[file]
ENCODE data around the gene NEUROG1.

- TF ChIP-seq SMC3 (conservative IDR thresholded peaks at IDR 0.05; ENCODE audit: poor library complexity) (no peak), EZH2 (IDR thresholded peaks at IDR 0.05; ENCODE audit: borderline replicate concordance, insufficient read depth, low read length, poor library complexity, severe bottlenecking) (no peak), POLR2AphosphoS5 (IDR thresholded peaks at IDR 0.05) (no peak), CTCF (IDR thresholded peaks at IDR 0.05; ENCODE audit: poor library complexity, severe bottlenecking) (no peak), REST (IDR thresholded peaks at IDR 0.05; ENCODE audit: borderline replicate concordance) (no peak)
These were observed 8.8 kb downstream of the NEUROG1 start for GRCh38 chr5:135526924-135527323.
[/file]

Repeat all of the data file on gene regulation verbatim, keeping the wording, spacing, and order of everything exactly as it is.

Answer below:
ENCODE data around the gene NEUROG1.

- TF ChIP-seq SMC3 (conservative IDR thresholded peaks at IDR 0.05; ENCODE audit: poor library complexity) (no peak), EZH2 (IDR thresholded peaks at IDR 0.05; ENCODE audit: borderline replicate concordance, insufficient read depth, low read length, poor library complexity, severe bottlenecking) (no peak), POLR2AphosphoS5 (IDR thresholded peaks at IDR 0.05) (no peak), CTCF (IDR thresholded peaks at IDR 0.05; ENCODE audit: poor library complexity, severe bottlenecking) (no peak), REST (IDR thresholded peaks at IDR 0.05; ENCODE audit: borderline replicate concordance) (no peak)
These were observed 8.8 kb downstream of the NEUROG1 start for GRCh38 chr5:135526924-135527323.